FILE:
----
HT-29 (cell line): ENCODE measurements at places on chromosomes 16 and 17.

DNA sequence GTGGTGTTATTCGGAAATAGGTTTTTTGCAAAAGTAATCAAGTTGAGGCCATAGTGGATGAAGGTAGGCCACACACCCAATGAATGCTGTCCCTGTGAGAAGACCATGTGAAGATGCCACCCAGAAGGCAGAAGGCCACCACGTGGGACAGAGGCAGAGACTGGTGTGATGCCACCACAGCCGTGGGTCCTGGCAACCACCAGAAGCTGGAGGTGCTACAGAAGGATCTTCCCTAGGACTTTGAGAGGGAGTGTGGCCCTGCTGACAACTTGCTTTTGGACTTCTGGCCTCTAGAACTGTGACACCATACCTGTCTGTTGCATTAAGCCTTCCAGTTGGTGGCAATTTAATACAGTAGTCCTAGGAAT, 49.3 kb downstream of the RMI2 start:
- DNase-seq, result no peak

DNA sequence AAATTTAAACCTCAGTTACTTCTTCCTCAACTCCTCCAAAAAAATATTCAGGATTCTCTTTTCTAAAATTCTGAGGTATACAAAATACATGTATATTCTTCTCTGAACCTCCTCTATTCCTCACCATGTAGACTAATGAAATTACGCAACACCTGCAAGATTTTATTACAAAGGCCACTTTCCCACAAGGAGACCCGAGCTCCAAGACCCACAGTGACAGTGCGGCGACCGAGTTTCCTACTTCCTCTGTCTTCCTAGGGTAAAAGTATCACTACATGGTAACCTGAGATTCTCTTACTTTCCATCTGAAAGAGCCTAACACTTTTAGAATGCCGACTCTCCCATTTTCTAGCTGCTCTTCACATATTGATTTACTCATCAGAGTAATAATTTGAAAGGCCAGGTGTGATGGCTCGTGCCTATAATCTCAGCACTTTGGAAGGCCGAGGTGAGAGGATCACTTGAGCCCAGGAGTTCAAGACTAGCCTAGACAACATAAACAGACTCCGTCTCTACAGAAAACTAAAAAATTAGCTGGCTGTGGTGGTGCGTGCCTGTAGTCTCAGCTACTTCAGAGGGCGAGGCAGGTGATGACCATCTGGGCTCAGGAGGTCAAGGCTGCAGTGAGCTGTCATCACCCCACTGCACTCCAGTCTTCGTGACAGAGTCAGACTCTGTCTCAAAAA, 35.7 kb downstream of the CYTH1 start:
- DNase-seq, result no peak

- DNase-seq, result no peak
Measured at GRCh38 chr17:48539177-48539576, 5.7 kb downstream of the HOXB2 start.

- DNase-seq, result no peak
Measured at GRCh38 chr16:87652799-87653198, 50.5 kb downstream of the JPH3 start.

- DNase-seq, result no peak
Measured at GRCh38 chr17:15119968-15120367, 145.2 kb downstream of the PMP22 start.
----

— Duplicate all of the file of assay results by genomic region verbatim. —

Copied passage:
HT-29 (cell line): ENCODE measurements at places on chromosomes 16 and 17.

DNA sequence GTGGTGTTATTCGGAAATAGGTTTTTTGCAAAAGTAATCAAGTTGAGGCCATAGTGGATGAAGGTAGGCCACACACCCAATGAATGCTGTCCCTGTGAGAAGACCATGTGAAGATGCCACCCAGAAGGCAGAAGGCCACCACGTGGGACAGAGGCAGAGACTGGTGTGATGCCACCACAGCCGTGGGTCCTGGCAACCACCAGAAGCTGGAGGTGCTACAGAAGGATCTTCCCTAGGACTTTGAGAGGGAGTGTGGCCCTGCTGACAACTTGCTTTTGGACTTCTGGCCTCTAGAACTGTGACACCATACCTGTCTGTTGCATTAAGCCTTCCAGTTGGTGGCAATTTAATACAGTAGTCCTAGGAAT, 49.3 kb downstream of the RMI2 start:
- DNase-seq, result no peak

DNA sequence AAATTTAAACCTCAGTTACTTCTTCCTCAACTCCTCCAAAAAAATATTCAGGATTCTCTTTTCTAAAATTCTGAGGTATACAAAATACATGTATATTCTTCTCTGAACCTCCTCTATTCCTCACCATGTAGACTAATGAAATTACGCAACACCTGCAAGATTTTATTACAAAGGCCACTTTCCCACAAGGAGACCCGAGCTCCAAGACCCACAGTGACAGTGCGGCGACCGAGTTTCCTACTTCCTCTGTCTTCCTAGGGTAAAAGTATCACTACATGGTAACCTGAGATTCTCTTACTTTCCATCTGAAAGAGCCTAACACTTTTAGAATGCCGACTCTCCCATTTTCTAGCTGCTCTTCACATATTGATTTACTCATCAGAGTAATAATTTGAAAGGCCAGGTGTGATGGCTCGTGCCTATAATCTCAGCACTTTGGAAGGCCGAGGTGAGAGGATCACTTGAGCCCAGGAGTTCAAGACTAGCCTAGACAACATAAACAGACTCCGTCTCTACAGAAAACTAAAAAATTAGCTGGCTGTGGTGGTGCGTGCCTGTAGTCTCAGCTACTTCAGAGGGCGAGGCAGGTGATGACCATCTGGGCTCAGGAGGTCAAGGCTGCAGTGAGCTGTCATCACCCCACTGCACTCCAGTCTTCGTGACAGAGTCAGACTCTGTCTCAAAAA, 35.7 kb downstream of the CYTH1 start:
- DNase-seq, result no peak

- DNase-seq, result no peak
Measured at GRCh38 chr17:48539177-48539576, 5.7 kb downstream of the HOXB2 start.

- DNase-seq, result no peak
Measured at GRCh38 chr16:87652799-87653198, 50.5 kb downstream of the JPH3 start.

- DNase-seq, result no peak
Measured at GRCh38 chr17:15119968-15120367, 145.2 kb downstream of the PMP22 start.